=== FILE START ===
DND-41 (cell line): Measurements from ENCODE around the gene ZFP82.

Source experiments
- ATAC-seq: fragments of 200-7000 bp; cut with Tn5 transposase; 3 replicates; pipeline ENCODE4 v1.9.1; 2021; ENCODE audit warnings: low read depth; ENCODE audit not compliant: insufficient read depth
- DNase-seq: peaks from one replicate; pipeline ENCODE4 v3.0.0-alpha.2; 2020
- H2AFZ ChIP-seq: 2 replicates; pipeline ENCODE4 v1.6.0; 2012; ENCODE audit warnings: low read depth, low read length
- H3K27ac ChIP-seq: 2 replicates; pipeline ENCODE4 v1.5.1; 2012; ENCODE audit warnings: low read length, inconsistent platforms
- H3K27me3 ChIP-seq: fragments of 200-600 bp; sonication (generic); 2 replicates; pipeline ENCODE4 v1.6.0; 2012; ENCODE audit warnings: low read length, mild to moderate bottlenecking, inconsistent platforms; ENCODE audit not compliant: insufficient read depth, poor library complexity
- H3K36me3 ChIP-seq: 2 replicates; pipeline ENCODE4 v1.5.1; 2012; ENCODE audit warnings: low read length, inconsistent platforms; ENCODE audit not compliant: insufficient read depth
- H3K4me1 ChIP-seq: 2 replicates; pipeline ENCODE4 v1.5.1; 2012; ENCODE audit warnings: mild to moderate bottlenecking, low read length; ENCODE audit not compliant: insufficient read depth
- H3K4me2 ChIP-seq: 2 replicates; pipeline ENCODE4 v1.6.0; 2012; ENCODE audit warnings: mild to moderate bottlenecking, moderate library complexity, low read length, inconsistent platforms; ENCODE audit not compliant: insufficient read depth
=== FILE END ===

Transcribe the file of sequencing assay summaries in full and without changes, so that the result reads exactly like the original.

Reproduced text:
DND-41 (cell line): Measurements from ENCODE around the gene ZFP82.

Source experiments
- ATAC-seq: fragments of 200-7000 bp; cut with Tn5 transposase; 3 replicates; pipeline ENCODE4 v1.9.1; 2021; ENCODE audit warnings: low read depth; ENCODE audit not compliant: insufficient read depth
- DNase-seq: peaks from one replicate; pipeline ENCODE4 v3.0.0-alpha.2; 2020
- H2AFZ ChIP-seq: 2 replicates; pipeline ENCODE4 v1.6.0; 2012; ENCODE audit warnings: low read depth, low read length
- H3K27ac ChIP-seq: 2 replicates; pipeline ENCODE4 v1.5.1; 2012; ENCODE audit warnings: low read length, inconsistent platforms
- H3K27me3 ChIP-seq: fragments of 200-600 bp; sonication (generic); 2 replicates; pipeline ENCODE4 v1.6.0; 2012; ENCODE audit warnings: low read length, mild to moderate bottlenecking, inconsistent platforms; ENCODE audit not compliant: insufficient read depth, poor library complexity
- H3K36me3 ChIP-seq: 2 replicates; pipeline ENCODE4 v1.5.1; 2012; ENCODE audit warnings: low read length, inconsistent platforms; ENCODE audit not compliant: insufficient read depth
- H3K4me1 ChIP-seq: 2 replicates; pipeline ENCODE4 v1.5.1; 2012; ENCODE audit warnings: mild to moderate bottlenecking, low read length; ENCODE audit not compliant: insufficient read depth
- H3K4me2 ChIP-seq: 2 replicates; pipeline ENCODE4 v1.6.0; 2012; ENCODE audit warnings: mild to moderate bottlenecking, moderate library complexity, low read length, inconsistent platforms; ENCODE audit not compliant: insufficient read depth